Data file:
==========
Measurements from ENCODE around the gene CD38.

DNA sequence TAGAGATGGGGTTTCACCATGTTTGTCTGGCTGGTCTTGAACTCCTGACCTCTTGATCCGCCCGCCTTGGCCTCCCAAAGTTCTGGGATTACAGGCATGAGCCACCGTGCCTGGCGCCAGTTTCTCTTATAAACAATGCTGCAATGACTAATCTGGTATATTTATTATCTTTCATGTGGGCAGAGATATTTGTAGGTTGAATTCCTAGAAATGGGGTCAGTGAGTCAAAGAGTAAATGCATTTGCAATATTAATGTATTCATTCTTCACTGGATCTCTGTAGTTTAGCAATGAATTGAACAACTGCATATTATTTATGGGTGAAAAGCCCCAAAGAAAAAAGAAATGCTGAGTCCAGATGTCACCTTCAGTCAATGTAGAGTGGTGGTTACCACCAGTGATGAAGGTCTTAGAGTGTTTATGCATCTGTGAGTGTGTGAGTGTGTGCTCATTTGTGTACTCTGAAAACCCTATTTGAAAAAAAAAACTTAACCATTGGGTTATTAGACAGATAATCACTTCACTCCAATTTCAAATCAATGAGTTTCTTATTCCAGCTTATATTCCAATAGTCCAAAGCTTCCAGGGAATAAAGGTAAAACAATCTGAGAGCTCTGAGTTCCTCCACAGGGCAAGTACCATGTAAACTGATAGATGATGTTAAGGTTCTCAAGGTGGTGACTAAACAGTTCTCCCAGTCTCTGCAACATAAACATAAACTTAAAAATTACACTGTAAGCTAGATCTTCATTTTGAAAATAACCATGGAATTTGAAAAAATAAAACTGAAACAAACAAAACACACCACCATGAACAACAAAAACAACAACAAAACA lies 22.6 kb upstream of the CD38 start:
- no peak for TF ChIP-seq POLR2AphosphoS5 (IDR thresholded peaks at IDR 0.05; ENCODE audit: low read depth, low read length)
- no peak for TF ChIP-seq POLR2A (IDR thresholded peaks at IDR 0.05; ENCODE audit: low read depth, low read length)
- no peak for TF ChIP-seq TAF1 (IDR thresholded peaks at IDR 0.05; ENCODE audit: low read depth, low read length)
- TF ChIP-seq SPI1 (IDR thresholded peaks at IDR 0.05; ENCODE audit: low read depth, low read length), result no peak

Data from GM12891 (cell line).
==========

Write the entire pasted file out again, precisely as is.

Measurements from ENCODE around the gene CD38.

DNA sequence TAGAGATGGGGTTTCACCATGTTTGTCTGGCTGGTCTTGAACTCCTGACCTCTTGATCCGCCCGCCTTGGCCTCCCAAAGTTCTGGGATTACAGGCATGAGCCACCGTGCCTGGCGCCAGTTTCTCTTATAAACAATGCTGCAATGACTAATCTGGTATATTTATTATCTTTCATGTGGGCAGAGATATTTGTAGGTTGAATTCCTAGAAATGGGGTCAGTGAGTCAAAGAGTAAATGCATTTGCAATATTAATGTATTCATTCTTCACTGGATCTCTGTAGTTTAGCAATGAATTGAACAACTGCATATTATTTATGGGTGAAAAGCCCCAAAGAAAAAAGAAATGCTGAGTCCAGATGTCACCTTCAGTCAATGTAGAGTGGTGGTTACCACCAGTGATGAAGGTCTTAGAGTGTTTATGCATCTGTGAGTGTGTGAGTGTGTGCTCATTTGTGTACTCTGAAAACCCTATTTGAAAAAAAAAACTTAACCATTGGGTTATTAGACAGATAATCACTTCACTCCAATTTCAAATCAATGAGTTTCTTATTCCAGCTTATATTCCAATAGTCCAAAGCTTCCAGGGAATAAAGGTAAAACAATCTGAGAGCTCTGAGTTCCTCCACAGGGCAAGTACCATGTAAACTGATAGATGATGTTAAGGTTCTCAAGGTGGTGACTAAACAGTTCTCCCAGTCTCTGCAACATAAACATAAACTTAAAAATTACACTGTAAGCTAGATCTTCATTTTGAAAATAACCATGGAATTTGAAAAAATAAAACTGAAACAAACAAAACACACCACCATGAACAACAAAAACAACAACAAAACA lies 22.6 kb upstream of the CD38 start:
- no peak for TF ChIP-seq POLR2AphosphoS5 (IDR thresholded peaks at IDR 0.05; ENCODE audit: low read depth, low read length)
- no peak for TF ChIP-seq POLR2A (IDR thresholded peaks at IDR 0.05; ENCODE audit: low read depth, low read length)
- no peak for TF ChIP-seq TAF1 (IDR thresholded peaks at IDR 0.05; ENCODE audit: low read depth, low read length)
- TF ChIP-seq SPI1 (IDR thresholded peaks at IDR 0.05; ENCODE audit: low read depth, low read length), result no peak

Data from GM12891 (cell line).